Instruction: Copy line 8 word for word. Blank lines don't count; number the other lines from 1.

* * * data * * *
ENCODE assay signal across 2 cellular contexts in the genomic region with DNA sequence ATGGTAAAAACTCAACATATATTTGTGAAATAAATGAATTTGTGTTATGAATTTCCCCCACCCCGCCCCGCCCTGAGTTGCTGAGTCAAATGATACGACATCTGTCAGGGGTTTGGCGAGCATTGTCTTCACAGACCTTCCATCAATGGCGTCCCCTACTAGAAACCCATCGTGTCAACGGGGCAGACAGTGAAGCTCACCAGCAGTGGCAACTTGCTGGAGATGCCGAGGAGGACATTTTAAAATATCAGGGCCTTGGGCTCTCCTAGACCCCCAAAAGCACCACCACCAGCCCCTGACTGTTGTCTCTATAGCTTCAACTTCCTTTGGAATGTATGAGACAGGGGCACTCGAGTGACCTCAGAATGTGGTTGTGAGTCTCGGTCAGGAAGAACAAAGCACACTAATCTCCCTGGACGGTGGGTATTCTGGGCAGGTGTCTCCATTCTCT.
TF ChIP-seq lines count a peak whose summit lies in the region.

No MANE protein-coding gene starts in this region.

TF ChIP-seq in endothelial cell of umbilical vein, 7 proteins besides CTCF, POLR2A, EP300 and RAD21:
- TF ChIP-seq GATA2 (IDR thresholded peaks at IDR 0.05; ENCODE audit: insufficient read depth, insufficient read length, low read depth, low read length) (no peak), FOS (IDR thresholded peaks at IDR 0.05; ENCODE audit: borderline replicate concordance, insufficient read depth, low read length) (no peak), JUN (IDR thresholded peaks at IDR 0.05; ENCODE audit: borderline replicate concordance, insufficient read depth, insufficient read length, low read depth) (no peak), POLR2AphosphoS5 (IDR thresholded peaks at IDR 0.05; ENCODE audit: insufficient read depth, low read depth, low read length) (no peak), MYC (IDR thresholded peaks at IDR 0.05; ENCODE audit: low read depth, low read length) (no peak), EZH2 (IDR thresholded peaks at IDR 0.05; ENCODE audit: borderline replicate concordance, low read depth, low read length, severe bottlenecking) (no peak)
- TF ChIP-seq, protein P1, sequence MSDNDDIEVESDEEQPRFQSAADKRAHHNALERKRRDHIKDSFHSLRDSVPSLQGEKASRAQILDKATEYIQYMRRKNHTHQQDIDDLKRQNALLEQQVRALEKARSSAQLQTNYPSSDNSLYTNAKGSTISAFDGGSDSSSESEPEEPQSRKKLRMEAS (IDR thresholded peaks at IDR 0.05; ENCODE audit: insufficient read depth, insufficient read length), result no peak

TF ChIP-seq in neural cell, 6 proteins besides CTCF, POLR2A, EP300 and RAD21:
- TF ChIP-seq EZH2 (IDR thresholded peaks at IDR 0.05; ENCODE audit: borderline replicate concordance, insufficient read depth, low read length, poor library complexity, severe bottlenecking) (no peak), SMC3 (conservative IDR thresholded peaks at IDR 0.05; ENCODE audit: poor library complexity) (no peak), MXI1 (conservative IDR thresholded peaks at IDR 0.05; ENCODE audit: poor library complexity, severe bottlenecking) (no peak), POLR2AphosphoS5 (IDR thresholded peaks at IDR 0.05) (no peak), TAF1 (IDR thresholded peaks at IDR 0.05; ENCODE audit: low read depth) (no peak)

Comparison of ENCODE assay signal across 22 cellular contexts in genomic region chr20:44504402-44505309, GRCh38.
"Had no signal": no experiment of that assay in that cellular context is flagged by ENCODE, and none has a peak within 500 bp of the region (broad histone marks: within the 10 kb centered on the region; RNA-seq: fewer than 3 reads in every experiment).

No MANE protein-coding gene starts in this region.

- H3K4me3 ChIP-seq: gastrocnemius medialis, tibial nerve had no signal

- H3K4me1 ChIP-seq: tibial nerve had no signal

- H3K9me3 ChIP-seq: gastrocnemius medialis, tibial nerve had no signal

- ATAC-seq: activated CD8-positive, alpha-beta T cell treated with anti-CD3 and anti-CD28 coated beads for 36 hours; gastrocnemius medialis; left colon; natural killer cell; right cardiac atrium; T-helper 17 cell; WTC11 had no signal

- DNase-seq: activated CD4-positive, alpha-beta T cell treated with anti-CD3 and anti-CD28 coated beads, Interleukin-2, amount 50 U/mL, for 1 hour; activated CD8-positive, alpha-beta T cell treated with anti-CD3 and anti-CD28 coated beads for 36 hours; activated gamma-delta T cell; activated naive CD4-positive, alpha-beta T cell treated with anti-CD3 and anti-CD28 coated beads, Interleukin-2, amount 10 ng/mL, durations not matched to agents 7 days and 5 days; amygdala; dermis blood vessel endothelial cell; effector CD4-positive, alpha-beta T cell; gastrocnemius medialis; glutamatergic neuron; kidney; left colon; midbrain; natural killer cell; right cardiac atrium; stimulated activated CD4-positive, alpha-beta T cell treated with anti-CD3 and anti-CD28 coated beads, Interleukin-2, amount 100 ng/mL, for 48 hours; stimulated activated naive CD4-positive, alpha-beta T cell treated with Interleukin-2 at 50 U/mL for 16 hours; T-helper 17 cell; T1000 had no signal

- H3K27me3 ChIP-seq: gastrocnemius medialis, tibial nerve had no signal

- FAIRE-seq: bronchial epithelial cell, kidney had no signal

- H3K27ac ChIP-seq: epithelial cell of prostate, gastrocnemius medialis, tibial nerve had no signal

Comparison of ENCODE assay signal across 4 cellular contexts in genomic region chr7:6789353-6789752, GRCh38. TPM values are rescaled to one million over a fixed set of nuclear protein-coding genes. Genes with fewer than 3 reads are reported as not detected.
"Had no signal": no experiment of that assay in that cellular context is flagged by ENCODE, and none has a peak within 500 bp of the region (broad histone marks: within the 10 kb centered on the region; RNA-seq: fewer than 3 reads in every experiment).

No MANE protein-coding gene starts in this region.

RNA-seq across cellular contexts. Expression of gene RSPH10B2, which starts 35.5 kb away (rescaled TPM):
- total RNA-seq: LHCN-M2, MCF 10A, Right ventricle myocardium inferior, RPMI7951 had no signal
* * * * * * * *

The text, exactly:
- TF ChIP-seq EZH2 (IDR thresholded peaks at IDR 0.05; ENCODE audit: borderline replicate concordance, insufficient read depth, low read length, poor library complexity, severe bottlenecking) (no peak), SMC3 (conservative IDR thresholded peaks at IDR 0.05; ENCODE audit: poor library complexity) (no peak), MXI1 (conservative IDR thresholded peaks at IDR 0.05; ENCODE audit: poor library complexity, severe bottlenecking) (no peak), POLR2AphosphoS5 (IDR thresholded peaks at IDR 0.05) (no peak), TAF1 (IDR thresholded peaks at IDR 0.05; ENCODE audit: low read depth) (no peak)